Hello Helen - two more years worth of restoration have been completed since my visit, and I understand that the newly planted grounds are now taking shape to.Delete
The waistcoat Walpole is wearing in the painting is quite stunning.
What a grand and historical residence. The Gallery is magnificent with the gold leaf ceilings. Then the stained glass windows collection are amazing! Good thing you decided to post it now.ReplyDelete
Walpole was definitely a one off in his taste, but in fact many parts of Strawberry House have since been replicated in other properties.Delete
It looks a fascinating place. Much of it seems rather OTT, but that's part of the appeal.ReplyDelete
It is actually looking quite minimalist at the moment in comparison with Walpole's day!!! when you recall that it took 30 days to sell off the contents.Delete
I enjoyed reading about Walpole's house and seeing it through your lovely photos. It certainly looks a 'plaything' house; a complete fantasy and very extravagant. I'm pleased to read it's being cared for; it must be a fascinating project for the craftspeople to work on.ReplyDelete
It must be a dream come true for many of the experts working on the project, and I should imagine a very satisfying experience to see the building come back to life.Delete
I've always wanted to visit Strawberry Hill, and your posting has provided the best and closet look I've seen so far — thanks for that! I suppose it was inevitable that Walpole's collections were sold, but I'm so glad that nobody messed with the interior — it's more wonderful than I imagined. I especially enjoyed seeing that gorgeous fireplace!
Dear Mark - I am happy that you enjoyed seeing Strawberry Hill - I recall that I said I would show it many, many months ago - Erika's last post was the final push for me to do something about it.Delete
The interior fabric is totally intact, and is being restored sympathetically.
I understand that quite a few people have come forward with donations of pieces of furniture etc originally from the house, so hopefully when it is totally finished there will still be a sense of the things that he enjoyed collecting.
I have to admit that the ceiling of the gallery makes me want to attempt my own paper maché ceiling. But there are so many other projects ahead of it that I'm afraid I'll be 90 before I start a ceiling!Delete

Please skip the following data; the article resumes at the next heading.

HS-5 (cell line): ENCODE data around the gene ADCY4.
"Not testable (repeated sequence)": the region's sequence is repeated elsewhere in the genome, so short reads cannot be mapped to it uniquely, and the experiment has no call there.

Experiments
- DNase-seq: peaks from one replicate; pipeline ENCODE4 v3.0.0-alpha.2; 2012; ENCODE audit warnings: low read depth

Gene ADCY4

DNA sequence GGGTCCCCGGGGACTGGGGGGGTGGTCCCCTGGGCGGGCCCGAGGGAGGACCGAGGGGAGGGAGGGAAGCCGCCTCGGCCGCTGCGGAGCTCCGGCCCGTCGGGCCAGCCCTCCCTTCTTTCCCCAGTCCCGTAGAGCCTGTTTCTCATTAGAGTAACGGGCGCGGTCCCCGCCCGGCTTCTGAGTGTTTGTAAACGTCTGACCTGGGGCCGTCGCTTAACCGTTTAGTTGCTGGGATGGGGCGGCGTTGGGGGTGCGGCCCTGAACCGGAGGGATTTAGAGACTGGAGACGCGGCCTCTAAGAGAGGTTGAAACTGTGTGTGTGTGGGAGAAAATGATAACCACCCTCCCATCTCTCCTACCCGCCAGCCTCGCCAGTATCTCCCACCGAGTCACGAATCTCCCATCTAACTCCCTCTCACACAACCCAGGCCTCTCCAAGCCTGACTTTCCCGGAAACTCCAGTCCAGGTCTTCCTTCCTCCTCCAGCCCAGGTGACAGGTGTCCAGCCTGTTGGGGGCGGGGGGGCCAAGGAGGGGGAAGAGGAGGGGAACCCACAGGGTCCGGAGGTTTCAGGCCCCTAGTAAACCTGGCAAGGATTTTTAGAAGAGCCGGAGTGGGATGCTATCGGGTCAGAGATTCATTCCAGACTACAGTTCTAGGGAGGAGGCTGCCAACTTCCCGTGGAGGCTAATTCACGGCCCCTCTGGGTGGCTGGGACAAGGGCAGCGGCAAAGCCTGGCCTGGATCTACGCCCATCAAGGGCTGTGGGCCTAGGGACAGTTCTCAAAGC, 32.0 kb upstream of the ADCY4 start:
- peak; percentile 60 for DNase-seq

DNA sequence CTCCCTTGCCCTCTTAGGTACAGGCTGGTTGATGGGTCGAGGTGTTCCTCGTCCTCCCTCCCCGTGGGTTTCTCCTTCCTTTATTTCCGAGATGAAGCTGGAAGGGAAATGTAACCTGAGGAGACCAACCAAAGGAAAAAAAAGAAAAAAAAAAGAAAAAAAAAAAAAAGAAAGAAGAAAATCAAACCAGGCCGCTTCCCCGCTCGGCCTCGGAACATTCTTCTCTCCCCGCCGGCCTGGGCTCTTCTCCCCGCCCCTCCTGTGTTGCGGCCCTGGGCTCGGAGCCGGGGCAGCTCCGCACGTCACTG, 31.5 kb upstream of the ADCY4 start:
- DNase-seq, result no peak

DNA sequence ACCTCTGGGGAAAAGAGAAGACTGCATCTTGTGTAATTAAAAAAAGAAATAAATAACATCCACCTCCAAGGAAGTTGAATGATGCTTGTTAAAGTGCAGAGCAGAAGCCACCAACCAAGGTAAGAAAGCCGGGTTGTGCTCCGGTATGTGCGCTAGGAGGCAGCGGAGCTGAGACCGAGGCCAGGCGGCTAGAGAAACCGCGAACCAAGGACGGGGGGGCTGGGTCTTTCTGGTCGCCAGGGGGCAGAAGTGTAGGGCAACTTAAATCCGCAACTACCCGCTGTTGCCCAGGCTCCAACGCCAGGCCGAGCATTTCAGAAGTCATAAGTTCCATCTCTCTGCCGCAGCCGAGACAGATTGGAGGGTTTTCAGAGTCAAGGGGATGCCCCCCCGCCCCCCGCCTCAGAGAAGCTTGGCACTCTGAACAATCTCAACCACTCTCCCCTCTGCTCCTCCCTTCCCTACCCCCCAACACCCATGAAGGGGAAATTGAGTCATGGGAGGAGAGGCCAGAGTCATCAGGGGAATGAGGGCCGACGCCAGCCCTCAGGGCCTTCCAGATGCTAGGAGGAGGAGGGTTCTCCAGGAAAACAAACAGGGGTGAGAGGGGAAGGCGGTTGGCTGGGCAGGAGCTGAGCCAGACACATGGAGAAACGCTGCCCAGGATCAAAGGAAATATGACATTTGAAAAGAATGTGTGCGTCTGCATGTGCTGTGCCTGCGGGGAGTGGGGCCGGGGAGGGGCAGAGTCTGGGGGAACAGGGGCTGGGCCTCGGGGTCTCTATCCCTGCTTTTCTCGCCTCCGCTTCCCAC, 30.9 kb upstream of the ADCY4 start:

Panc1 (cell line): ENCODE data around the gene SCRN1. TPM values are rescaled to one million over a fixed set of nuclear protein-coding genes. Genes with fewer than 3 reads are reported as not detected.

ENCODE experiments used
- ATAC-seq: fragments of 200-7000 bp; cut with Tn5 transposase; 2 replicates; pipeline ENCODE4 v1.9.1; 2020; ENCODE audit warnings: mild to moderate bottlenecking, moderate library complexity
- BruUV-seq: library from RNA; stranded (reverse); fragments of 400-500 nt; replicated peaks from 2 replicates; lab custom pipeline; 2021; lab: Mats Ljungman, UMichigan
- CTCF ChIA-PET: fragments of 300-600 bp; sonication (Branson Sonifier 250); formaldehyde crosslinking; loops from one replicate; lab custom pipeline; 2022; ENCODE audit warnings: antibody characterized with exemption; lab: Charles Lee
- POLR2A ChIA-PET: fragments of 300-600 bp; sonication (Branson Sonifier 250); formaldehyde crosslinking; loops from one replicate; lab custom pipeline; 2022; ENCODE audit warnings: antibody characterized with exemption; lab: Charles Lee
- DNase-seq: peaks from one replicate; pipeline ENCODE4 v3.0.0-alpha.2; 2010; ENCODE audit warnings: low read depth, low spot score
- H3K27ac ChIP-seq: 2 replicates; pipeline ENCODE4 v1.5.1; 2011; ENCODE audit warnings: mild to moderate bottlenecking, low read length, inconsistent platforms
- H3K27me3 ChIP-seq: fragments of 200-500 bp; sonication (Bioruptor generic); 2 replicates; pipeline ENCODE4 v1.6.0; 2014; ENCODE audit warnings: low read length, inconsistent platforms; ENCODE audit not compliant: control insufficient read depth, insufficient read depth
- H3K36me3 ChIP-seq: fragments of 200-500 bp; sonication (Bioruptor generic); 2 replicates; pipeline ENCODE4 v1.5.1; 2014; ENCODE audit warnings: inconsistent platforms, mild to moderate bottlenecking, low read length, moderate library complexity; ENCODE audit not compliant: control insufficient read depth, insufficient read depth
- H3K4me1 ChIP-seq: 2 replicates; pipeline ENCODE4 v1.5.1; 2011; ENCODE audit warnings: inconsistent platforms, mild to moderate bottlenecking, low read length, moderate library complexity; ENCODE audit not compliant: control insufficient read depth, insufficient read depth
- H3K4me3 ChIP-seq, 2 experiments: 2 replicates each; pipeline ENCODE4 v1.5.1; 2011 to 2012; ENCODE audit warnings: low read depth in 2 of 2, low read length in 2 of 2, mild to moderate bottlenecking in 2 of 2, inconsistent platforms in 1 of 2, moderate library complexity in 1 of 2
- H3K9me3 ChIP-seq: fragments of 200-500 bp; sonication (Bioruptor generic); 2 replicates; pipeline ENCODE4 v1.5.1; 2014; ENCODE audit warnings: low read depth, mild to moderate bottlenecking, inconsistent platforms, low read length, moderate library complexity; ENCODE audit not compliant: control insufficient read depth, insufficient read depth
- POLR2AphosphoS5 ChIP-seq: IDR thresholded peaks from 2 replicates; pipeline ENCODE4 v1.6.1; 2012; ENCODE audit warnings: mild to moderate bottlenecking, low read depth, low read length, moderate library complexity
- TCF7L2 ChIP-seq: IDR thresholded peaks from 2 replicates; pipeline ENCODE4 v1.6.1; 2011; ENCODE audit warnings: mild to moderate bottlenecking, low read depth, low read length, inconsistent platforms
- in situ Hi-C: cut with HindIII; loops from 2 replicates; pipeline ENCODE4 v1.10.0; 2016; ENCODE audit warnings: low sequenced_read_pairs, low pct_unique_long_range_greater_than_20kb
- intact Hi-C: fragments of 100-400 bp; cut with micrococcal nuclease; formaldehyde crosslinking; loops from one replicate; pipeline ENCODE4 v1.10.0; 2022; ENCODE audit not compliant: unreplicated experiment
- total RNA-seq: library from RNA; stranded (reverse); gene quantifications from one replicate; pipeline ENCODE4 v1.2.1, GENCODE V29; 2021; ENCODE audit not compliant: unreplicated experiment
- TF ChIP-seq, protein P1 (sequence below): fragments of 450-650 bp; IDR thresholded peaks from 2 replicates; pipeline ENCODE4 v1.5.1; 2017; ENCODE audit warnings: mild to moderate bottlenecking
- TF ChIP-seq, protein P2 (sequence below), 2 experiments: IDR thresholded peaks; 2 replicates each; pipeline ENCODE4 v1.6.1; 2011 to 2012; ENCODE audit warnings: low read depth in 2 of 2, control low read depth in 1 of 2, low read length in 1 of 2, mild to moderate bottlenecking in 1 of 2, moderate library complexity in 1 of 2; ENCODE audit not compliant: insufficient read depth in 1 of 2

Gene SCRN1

I'm glad you had Erica reminded you about these photos. It looks a extraordinary home! What passion and imagination and money he must have had to create this masterpiece. It's nice to see that it is being restored back to it's former glory.ReplyDelete
Since I visited 2 years ago things have moved on rapidly. The garden is now developing well, and it has a wonderful replica Walpole garden seat which is like a large shell. Sadly the original was sold in the Great Sale, but some master craftsmen have recreated it.Delete
From mouth watering strawberry compote to breathtaking Strawberry Hill and everything beautiful in between (except for those pesky beetles and grubs), I have my MFVM fix. But even that little red beetle is quite pretty.
The little red beetles are really quite sweet, and funny when they gallop away from me, but the grubs they are another thing altogether!!!Delete
What a lovely building both inside and out. I just love it and your photos are stunning.ReplyDelete
The building is very unique, and it is good that it is being completely restored. It had been sadly neglected with weather penetration, but all safe and sound for the future now.Delete
Strawberry Hill was another house we studied on one of the art and architecture courses that I took several years ago. It's an exceptional house. We never got to see the real thing so thank you for your wonderful post when you were able to see so many of the rooms being restored when you visited with the Fine Art Society. As usual, the portrait by Rosalba Carriera caught my eye. An exquisite painting. Hope you're taking a rest in between packing up your son's library of books to send to Paris!ReplyDelete
I am pleased that you enjoyed seeing the photos of Strawberry Hill - I am sure that it is probably worth another visit as two more years of work have been completed. I think especially the grounds are looking more mature now.Delete
We waved goodbye to the van load of books this morning - what a relief it was for us to have the job done.
Increbible building!Never been there but your photos are excellent, it was absolutely enjoyable!Yes,we will do it with Scotland, thank you Rosemary for the advice, I really appreciate.I know just a little Scotland,I've spent my honeymoon there!It was only for a week 12 years ago!ReplyDelete
Glad I keep in touch with you, kisses!!!
Dear Olympia - you know Scotland after all, I was preaching to the already converted. I am definitely a mountain person - I love the sea, but the mountains just make it to the finishing line first for me.Delete
A beautiful post, Rosemary...ReplyDelete
I was thinking... Strawberry Hill... what a beautiful name for a place. So much beauty makes me want to sing: "Let me take you down,'cause I'm going to Strawberry Hill... Nothing is real..." Nothing is real. The place is fantastic, very eccentric and truly beautiful. I can imagine Belle, from Beauty and the Beast, and The Beast himself, dancing in there. I would love to do that, to "live" the atnmosphere of such a beautiful place! WOW!